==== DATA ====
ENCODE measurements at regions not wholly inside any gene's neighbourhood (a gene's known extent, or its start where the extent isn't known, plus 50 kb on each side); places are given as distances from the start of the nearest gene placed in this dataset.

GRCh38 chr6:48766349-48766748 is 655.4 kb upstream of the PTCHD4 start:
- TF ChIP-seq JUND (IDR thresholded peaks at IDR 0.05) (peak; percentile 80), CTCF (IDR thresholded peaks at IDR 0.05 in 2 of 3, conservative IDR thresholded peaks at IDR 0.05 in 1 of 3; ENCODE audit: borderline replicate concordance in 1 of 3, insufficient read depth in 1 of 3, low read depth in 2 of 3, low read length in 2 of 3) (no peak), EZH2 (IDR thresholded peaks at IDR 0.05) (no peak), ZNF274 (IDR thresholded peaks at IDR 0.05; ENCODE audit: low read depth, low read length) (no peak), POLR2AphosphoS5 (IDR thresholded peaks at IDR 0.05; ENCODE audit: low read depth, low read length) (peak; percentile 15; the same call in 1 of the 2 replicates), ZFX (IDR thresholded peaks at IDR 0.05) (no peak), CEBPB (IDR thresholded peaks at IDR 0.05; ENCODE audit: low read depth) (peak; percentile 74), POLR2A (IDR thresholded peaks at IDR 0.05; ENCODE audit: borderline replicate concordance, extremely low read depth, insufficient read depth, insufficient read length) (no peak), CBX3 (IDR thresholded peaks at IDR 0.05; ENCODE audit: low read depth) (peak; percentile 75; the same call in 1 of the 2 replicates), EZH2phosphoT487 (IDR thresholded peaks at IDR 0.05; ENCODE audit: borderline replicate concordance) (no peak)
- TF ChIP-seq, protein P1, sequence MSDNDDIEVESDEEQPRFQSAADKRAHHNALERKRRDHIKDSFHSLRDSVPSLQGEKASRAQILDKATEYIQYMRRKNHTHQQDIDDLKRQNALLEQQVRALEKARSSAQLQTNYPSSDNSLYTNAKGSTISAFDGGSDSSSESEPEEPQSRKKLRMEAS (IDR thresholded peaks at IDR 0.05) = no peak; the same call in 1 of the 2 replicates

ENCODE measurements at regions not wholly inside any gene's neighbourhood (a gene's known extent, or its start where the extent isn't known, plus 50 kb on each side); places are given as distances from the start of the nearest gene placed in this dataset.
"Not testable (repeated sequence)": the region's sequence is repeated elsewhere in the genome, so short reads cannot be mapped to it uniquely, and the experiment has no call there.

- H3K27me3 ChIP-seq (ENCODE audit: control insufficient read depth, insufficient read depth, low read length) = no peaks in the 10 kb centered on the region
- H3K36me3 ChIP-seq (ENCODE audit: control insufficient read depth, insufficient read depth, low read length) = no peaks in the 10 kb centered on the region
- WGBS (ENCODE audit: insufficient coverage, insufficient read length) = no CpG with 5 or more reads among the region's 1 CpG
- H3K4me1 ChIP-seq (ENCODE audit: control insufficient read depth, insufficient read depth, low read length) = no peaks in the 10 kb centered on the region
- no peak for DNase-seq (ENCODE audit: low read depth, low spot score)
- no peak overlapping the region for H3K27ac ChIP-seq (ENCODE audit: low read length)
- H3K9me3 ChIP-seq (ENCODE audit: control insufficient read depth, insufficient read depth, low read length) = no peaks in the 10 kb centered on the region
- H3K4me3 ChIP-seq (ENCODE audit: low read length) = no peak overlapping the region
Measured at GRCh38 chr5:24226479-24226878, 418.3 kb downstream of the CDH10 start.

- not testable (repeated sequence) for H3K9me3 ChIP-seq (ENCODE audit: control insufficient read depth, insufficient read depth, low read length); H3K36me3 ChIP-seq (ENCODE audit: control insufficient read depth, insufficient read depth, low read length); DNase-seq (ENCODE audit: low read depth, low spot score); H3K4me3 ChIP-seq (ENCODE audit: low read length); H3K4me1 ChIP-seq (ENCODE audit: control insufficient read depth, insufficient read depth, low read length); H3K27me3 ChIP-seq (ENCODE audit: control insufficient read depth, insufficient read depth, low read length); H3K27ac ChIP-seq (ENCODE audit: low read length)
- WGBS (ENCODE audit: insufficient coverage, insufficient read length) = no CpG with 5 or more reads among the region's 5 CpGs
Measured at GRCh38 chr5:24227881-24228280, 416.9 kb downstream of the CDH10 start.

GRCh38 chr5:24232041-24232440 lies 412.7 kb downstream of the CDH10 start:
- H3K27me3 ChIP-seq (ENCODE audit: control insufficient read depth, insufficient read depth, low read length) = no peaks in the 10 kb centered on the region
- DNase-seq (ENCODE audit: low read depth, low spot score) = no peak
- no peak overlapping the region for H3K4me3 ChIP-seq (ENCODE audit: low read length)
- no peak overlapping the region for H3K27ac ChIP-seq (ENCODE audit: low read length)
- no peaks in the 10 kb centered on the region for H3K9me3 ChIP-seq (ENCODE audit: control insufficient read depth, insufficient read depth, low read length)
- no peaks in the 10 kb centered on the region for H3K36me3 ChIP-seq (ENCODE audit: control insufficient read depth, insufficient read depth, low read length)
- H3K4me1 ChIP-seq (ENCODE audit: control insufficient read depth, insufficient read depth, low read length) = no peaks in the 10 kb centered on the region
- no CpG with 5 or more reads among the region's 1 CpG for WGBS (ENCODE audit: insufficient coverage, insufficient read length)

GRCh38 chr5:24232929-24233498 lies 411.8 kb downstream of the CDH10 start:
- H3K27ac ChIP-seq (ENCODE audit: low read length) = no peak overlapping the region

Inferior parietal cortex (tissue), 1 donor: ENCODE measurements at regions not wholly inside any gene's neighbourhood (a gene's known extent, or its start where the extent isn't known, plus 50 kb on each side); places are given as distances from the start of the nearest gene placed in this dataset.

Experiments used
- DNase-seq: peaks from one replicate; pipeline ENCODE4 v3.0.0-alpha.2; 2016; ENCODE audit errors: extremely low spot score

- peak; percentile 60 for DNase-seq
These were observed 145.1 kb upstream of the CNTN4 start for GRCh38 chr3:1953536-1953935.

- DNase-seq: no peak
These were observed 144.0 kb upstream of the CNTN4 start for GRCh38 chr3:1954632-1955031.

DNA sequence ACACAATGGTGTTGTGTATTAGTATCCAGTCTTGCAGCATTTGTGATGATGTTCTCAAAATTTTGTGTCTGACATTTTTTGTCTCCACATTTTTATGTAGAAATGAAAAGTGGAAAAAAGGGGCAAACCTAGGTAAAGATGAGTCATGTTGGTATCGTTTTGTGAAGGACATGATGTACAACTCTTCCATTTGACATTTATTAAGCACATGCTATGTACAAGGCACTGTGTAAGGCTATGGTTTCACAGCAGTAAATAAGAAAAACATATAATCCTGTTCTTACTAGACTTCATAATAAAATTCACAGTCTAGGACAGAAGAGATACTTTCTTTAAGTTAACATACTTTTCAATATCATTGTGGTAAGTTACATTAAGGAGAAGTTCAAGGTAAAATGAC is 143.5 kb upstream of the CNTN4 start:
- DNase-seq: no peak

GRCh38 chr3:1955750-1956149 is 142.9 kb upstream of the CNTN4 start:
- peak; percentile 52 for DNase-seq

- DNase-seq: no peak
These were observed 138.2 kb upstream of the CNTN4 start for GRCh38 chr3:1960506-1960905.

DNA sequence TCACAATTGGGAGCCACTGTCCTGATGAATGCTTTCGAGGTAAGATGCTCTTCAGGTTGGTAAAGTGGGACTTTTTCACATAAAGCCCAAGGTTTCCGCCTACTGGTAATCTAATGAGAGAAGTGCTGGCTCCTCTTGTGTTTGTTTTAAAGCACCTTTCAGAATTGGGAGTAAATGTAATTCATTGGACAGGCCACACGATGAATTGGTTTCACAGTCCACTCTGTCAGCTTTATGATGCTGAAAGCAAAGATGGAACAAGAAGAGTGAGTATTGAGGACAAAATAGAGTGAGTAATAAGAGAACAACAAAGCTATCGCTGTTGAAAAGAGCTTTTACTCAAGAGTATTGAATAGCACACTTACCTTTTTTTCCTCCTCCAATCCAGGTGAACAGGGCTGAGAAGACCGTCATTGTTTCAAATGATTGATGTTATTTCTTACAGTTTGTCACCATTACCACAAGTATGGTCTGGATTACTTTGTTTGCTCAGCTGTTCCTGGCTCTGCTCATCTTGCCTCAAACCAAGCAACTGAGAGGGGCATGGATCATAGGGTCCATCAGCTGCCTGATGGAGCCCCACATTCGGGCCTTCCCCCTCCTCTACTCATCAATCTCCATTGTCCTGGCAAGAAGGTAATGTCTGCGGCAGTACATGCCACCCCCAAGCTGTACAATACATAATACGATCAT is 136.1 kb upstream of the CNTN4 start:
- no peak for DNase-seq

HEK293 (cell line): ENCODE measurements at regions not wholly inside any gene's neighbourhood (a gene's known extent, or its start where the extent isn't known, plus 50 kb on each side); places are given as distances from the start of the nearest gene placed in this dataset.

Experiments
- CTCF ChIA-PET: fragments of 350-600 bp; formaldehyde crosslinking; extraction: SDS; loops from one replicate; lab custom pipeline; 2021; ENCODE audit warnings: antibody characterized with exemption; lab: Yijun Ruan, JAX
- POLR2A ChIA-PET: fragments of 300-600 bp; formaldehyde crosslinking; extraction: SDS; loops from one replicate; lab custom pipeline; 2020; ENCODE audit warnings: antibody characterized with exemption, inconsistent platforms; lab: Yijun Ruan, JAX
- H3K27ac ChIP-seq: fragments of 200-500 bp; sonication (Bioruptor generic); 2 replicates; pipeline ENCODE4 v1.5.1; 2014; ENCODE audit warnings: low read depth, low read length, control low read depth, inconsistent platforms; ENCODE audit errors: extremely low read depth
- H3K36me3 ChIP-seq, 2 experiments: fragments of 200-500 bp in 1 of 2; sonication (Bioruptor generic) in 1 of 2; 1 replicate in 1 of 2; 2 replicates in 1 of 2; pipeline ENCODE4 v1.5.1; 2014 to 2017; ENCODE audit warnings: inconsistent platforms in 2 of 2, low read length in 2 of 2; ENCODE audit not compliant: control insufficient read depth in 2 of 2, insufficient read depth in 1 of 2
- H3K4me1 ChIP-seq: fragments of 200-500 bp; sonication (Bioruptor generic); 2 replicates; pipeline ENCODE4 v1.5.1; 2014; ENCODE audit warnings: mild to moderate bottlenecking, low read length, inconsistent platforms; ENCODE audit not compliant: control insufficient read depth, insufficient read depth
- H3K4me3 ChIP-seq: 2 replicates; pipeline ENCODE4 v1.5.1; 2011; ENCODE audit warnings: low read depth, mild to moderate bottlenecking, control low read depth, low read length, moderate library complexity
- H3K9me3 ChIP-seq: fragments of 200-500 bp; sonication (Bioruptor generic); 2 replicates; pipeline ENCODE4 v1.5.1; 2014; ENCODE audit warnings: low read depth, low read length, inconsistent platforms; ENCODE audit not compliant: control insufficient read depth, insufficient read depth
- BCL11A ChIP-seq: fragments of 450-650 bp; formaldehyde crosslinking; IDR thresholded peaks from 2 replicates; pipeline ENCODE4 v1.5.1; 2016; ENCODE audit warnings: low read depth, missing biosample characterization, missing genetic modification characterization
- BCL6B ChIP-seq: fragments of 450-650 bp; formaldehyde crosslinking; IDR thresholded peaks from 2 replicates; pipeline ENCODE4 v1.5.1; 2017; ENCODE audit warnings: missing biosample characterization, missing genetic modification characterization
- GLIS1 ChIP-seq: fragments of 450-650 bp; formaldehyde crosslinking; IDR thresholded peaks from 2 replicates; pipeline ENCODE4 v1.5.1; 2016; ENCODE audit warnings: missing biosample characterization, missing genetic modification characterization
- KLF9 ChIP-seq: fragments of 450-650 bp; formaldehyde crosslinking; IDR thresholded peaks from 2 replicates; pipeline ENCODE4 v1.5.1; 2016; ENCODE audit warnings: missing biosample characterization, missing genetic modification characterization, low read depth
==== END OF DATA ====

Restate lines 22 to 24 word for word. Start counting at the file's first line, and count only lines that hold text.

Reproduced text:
- no peak overlapping the region for H3K4me3 ChIP-seq (ENCODE audit: low read length)
- no peak overlapping the region for H3K27ac ChIP-seq (ENCODE audit: low read length)
- no peaks in the 10 kb centered on the region for H3K9me3 ChIP-seq (ENCODE audit: control insufficient read depth, insufficient read depth, low read length)